The state Supreme Court has taken up a case involving whether prosecutors may refer to a defendant's pre-arrest silence at trial.
The case of Commonwealth v. Adams is one of two state Superior Court rulings within the last year that have landed on opposing sides of the issue, and there is no Supreme Court precedent that directly addresses the question of whether a nontestifying defendant's pre-arrest silence may be used as substantive evidence of his or her guilt.
The other Superior Court case, Commonwealth v. Molina, addresses that issue and has been appealed to the high court.
Appellate courts across the country have been divided on whether prosecutors ought to be able to mention a defendant's silence at trial, since that "evidence" has the potential to imply guilt or, at the very least, an uncooperative defendant.
In Adams, prosecutors made a narrow reference to defendant Shataan Adams' pre-arrest silence to "demonstrate the nature and focus of the investigation" that eventually led to convictions of second-degree murder and several other crimes.
Additionally, when Adams' own attorney referred to his client's silence in his closing arguments, he "opened the door" to prosecutors doing the same, the court said.
The prosecutor's comments were not couched in such a way as to suggest silence was a tacit admission of guilt, the court found, making it distinguishable from Commonwealth v. Molina, which originated in Pittsburgh.
"In Molina, the only references to the defendant's pre-arrest silence were made by the commonwealth, [which], on its own initiative, invited the jury to draw an adverse inference from the defendant's silence," Superior Court Judge Cheryl Lynn Allen said.
In Molina, the Superior Court found that prosecutors may not use a nontestifying defendant's pre-Miranda silence as substantive evidence of his or her guilt.
The panel, ruling 5-4, ultimately concluded that such use infringes on a defendant's Fifth Amendment right to be free from self-incrimination.
Molina, in 2006, was found guilty of killing Melissa Snodgrass, who had been reported missing on Sept. 7, 2003, and whose mummified remains were found on March 9, 2004, under a pile of debris in Molina's home in Pittsburgh's Spring Garden neighborhood.
During the closing argument of the trial, the prosecutor told the jury that it should take into consideration that Molina refused to meet and speak with a detective investigating the case before his arrest.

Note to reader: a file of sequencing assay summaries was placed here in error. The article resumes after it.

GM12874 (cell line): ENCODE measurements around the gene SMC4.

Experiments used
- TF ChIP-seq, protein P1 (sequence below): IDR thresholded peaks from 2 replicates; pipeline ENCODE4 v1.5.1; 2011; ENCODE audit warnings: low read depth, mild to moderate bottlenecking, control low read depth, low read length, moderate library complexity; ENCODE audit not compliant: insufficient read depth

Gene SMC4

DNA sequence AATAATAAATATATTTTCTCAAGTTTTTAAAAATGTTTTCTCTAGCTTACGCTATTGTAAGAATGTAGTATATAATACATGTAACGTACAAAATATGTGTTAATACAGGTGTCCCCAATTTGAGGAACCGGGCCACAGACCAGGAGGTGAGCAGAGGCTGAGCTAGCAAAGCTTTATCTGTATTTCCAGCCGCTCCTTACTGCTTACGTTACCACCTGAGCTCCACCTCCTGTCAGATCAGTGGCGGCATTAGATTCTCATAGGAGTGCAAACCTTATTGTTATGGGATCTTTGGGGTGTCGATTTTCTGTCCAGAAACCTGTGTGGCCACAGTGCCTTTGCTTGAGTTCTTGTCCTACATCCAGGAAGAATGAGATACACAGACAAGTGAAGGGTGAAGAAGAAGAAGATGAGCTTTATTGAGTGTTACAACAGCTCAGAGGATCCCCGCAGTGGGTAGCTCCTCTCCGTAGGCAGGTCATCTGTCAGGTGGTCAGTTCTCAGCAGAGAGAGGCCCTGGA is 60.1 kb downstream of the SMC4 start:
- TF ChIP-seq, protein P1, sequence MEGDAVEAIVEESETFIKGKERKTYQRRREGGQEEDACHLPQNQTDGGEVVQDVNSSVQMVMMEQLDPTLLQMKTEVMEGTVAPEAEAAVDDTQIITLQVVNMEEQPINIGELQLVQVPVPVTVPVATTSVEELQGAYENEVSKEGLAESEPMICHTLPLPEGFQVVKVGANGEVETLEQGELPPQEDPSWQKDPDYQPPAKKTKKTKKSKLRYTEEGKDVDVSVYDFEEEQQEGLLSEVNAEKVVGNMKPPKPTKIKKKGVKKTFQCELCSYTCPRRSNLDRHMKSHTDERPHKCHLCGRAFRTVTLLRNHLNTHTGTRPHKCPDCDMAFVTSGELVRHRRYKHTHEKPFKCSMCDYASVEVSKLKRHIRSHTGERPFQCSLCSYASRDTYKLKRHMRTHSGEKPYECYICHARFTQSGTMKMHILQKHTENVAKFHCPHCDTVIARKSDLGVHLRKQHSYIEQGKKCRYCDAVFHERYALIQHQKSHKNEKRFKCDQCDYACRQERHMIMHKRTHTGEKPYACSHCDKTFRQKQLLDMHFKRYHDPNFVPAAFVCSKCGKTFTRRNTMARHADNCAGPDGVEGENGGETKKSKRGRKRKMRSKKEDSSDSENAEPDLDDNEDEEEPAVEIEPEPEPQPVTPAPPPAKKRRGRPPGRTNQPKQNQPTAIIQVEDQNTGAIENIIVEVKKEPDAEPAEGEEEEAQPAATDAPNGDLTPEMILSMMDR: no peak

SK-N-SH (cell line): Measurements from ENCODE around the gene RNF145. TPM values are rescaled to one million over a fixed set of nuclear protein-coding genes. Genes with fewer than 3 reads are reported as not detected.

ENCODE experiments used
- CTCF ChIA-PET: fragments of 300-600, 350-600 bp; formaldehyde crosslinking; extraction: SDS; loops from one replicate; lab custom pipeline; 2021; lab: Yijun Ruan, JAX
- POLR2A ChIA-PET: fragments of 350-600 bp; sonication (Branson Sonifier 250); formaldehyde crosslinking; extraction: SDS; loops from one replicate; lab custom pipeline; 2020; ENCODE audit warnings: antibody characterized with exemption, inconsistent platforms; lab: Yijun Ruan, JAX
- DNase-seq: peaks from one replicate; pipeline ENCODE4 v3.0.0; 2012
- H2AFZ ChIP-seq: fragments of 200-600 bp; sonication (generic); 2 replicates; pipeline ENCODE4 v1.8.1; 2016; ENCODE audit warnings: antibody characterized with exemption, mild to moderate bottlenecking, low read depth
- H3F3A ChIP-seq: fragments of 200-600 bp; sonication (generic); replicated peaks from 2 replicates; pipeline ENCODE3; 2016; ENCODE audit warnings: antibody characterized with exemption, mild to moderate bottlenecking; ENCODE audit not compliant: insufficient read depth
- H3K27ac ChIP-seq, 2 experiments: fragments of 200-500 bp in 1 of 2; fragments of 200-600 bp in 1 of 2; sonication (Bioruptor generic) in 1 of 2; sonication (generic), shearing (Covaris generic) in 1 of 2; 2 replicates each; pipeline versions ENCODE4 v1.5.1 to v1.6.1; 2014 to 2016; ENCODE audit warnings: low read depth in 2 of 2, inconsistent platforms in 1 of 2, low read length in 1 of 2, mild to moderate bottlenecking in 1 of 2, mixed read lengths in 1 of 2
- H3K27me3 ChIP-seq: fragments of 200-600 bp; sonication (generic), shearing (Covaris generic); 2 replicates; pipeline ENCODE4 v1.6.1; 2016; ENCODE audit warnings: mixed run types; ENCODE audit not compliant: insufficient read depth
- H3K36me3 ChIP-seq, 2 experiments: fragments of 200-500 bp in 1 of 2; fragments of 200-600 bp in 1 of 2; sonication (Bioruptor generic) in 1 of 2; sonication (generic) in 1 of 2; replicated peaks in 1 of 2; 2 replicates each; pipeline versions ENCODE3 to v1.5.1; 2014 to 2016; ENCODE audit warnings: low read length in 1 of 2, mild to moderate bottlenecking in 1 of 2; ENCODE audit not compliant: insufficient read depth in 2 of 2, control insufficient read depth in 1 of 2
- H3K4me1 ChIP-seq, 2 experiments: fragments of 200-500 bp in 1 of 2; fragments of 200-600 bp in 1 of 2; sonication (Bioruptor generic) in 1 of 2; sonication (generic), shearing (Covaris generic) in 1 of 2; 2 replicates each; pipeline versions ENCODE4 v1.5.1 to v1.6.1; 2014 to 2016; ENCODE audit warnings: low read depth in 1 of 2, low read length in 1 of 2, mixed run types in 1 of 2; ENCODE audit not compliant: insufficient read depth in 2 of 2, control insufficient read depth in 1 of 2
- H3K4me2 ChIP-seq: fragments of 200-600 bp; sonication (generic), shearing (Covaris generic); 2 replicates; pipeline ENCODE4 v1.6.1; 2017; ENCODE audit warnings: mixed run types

Molina appealed his conviction, arguing that the prosecution improperly used that against him as "substantive evidence of his guilt."
The high court has yet to grant or deny a petition for review from Allegheny County prosecutors.
While pre-Miranda silence is still a matter of legal debate, it is well settled that post-Miranda silence is constitutionally protected under the 14th Amendment's due process clause.
Even if the state's references to Adams' silence were impermissible, the court, citing testimony tying Adams to the scene of the crime, found them to result in harmless error.
"Here, unlike Molina, the commonwealth presented ample evidence from various sources that [Adams] was at the scene of the shooting and participated in the commission of the crime," Judge Allen said.
That testimony included an eyewitness account from the wife of the man Adams was convicted of murdering, who said she immediately recognized him as one of the perpetrators.
For Adams' attorney, the Superior Court's "harmless error" analysis could be the reason behind the court's granting of allocatur. Adams was jailed for his role in drug-related gang killings near Philadelphia.
Either way, Media, Pa., attorney William P. Wismer said the high court will use the Adams case, and possibly the Molina case, to review, update and clarify the entire area of the law.
"I think they're just going to address everything," Mr. Wismer said. "Is there a right to not incriminate oneself that attaches before arrest? What sort of comments would a defendant have to make as interpreted as invoking his right to remain silent? What action would the state have to take at trial in order to violate that right?"
The court could either rule that a mere mention of silence is enough, or that prosecutors must try to affirmatively connect it to guilt, Mr. Wismer said.
Earlier this year, the U.S. Supreme Court declined to hear the appeal of a Florida man, serving 12 years in prison, who says his pre-arrest silence during police questioning was used as evidence against him.